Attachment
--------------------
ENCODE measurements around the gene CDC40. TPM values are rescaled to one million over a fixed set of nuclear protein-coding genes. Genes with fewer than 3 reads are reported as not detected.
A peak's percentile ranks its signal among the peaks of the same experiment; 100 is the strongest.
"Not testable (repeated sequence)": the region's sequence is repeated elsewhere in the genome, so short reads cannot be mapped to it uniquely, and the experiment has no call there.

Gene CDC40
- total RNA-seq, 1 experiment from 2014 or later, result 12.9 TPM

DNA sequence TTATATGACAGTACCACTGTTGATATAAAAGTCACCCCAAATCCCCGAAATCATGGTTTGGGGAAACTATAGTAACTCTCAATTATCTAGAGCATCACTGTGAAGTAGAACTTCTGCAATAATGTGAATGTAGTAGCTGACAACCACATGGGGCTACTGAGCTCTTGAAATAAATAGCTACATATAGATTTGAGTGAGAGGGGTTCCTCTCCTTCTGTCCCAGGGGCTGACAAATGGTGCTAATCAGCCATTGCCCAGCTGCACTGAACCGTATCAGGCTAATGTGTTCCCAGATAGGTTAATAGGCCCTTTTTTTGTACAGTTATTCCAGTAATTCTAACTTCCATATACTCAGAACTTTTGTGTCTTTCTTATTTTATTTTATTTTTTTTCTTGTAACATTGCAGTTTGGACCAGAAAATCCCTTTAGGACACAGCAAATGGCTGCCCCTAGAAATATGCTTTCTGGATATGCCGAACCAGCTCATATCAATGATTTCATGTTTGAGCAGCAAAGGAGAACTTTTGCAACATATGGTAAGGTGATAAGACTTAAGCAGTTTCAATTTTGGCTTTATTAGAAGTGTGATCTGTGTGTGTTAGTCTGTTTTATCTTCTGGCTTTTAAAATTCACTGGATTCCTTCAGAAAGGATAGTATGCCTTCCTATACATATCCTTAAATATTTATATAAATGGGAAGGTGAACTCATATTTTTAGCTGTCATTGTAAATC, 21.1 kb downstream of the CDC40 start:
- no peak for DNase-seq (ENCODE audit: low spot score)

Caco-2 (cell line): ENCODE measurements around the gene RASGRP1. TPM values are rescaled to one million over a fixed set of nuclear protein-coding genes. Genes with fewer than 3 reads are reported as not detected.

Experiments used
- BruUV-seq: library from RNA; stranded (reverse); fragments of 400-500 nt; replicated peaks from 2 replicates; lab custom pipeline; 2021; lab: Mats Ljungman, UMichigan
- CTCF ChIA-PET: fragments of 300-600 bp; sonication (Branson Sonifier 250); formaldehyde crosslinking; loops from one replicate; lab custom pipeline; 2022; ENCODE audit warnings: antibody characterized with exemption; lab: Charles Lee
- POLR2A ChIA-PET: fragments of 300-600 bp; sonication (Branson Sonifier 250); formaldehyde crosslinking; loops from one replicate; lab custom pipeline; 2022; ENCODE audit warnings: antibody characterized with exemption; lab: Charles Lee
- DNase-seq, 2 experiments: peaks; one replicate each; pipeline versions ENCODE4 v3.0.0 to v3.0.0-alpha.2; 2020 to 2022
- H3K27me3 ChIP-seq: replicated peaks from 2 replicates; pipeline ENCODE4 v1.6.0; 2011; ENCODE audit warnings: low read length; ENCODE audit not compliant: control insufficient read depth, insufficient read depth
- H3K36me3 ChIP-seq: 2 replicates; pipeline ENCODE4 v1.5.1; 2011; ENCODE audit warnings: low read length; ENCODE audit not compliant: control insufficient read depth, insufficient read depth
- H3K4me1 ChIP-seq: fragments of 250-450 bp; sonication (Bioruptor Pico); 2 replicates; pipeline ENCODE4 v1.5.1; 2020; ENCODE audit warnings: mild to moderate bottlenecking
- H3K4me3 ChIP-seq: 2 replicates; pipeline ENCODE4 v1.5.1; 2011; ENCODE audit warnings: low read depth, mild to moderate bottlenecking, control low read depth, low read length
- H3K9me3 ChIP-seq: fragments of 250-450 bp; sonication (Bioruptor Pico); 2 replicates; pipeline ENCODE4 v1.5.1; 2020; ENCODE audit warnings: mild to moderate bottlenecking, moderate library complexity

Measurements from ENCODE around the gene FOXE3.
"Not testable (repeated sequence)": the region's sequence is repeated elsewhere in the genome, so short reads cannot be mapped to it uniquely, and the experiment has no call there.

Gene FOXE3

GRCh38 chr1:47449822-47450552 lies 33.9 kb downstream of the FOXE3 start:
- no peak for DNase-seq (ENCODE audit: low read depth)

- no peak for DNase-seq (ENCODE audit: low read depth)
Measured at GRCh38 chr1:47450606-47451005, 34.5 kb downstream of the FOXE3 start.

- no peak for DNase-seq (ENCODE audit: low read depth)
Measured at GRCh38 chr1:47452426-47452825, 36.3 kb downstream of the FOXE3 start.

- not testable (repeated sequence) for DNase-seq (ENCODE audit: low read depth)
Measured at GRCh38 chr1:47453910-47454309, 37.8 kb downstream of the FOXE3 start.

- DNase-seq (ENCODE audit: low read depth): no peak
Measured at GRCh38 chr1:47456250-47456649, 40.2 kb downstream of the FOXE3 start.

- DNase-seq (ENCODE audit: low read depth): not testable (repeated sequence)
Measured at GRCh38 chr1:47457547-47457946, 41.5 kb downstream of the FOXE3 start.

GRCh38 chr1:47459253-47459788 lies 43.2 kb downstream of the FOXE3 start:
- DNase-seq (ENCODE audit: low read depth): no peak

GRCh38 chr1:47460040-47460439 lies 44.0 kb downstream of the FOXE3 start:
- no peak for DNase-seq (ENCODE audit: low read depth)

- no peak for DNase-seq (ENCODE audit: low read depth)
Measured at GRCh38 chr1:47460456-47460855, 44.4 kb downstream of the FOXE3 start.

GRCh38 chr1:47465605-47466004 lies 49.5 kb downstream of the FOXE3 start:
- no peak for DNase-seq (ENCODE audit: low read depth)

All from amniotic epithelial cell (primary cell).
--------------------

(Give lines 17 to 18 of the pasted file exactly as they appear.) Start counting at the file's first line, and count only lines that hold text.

- H3K4me3 ChIP-seq: 2 replicates; pipeline ENCODE4 v1.5.1; 2011; ENCODE audit warnings: low read depth, mild to moderate bottlenecking, control low read depth, low read length
- H3K9me3 ChIP-seq: fragments of 250-450 bp; sonication (Bioruptor Pico); 2 replicates; pipeline ENCODE4 v1.5.1; 2020; ENCODE audit warnings: mild to moderate bottlenecking, moderate library complexity